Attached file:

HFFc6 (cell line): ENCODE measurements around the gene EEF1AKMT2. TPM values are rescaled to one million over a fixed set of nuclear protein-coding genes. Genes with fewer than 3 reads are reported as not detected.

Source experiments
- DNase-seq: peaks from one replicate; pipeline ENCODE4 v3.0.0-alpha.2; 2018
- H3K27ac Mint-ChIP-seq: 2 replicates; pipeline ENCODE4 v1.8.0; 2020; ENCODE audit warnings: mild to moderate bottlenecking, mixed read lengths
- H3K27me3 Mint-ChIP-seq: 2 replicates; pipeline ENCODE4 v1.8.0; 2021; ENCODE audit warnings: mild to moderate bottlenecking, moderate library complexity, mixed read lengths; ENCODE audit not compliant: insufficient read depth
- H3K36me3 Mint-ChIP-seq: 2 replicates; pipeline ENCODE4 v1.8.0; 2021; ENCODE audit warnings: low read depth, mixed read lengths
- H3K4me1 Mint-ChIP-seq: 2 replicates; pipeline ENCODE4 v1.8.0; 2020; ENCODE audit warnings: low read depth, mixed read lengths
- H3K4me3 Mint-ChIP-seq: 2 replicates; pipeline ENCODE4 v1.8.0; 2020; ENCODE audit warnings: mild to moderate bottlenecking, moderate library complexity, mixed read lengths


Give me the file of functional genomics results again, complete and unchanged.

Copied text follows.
HFFc6 (cell line): ENCODE measurements around the gene EEF1AKMT2. TPM values are rescaled to one million over a fixed set of nuclear protein-coding genes. Genes with fewer than 3 reads are reported as not detected.

Source experiments
- DNase-seq: peaks from one replicate; pipeline ENCODE4 v3.0.0-alpha.2; 2018
- H3K27ac Mint-ChIP-seq: 2 replicates; pipeline ENCODE4 v1.8.0; 2020; ENCODE audit warnings: mild to moderate bottlenecking, mixed read lengths
- H3K27me3 Mint-ChIP-seq: 2 replicates; pipeline ENCODE4 v1.8.0; 2021; ENCODE audit warnings: mild to moderate bottlenecking, moderate library complexity, mixed read lengths; ENCODE audit not compliant: insufficient read depth
- H3K36me3 Mint-ChIP-seq: 2 replicates; pipeline ENCODE4 v1.8.0; 2021; ENCODE audit warnings: low read depth, mixed read lengths
- H3K4me1 Mint-ChIP-seq: 2 replicates; pipeline ENCODE4 v1.8.0; 2020; ENCODE audit warnings: low read depth, mixed read lengths
- H3K4me3 Mint-ChIP-seq: 2 replicates; pipeline ENCODE4 v1.8.0; 2020; ENCODE audit warnings: mild to moderate bottlenecking, moderate library complexity, mixed read lengths